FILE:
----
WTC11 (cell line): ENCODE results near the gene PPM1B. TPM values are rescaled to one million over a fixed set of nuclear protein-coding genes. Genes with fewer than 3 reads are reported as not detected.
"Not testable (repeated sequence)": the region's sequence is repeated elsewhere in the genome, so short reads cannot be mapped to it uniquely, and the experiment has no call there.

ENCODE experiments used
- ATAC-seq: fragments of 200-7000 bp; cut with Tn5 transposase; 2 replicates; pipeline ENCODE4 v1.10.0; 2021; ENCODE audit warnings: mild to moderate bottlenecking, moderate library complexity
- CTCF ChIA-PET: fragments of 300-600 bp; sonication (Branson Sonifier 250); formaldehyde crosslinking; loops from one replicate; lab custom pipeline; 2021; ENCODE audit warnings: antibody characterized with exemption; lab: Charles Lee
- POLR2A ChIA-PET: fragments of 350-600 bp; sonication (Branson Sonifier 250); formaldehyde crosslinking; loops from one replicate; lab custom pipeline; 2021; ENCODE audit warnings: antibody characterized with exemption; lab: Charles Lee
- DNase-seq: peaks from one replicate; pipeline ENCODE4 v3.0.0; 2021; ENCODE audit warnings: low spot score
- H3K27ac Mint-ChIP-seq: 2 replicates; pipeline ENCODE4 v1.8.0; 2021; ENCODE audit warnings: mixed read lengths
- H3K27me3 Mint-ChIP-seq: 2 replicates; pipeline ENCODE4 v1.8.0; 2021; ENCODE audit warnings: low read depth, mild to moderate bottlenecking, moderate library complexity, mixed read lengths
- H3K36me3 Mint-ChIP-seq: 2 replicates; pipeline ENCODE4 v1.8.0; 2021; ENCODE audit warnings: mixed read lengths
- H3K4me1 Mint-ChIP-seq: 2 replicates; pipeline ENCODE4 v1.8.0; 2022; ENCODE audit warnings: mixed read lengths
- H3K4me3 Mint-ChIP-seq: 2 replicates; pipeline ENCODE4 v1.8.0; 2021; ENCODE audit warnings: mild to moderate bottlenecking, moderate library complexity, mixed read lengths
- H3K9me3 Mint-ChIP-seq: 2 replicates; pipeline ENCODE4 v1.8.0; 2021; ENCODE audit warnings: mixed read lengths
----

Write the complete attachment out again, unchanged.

WTC11 (cell line): ENCODE results near the gene PPM1B. TPM values are rescaled to one million over a fixed set of nuclear protein-coding genes. Genes with fewer than 3 reads are reported as not detected.
"Not testable (repeated sequence)": the region's sequence is repeated elsewhere in the genome, so short reads cannot be mapped to it uniquely, and the experiment has no call there.

ENCODE experiments used
- ATAC-seq: fragments of 200-7000 bp; cut with Tn5 transposase; 2 replicates; pipeline ENCODE4 v1.10.0; 2021; ENCODE audit warnings: mild to moderate bottlenecking, moderate library complexity
- CTCF ChIA-PET: fragments of 300-600 bp; sonication (Branson Sonifier 250); formaldehyde crosslinking; loops from one replicate; lab custom pipeline; 2021; ENCODE audit warnings: antibody characterized with exemption; lab: Charles Lee
- POLR2A ChIA-PET: fragments of 350-600 bp; sonication (Branson Sonifier 250); formaldehyde crosslinking; loops from one replicate; lab custom pipeline; 2021; ENCODE audit warnings: antibody characterized with exemption; lab: Charles Lee
- DNase-seq: peaks from one replicate; pipeline ENCODE4 v3.0.0; 2021; ENCODE audit warnings: low spot score
- H3K27ac Mint-ChIP-seq: 2 replicates; pipeline ENCODE4 v1.8.0; 2021; ENCODE audit warnings: mixed read lengths
- H3K27me3 Mint-ChIP-seq: 2 replicates; pipeline ENCODE4 v1.8.0; 2021; ENCODE audit warnings: low read depth, mild to moderate bottlenecking, moderate library complexity, mixed read lengths
- H3K36me3 Mint-ChIP-seq: 2 replicates; pipeline ENCODE4 v1.8.0; 2021; ENCODE audit warnings: mixed read lengths
- H3K4me1 Mint-ChIP-seq: 2 replicates; pipeline ENCODE4 v1.8.0; 2022; ENCODE audit warnings: mixed read lengths
- H3K4me3 Mint-ChIP-seq: 2 replicates; pipeline ENCODE4 v1.8.0; 2021; ENCODE audit warnings: mild to moderate bottlenecking, moderate library complexity, mixed read lengths
- H3K9me3 Mint-ChIP-seq: 2 replicates; pipeline ENCODE4 v1.8.0; 2021; ENCODE audit warnings: mixed read lengths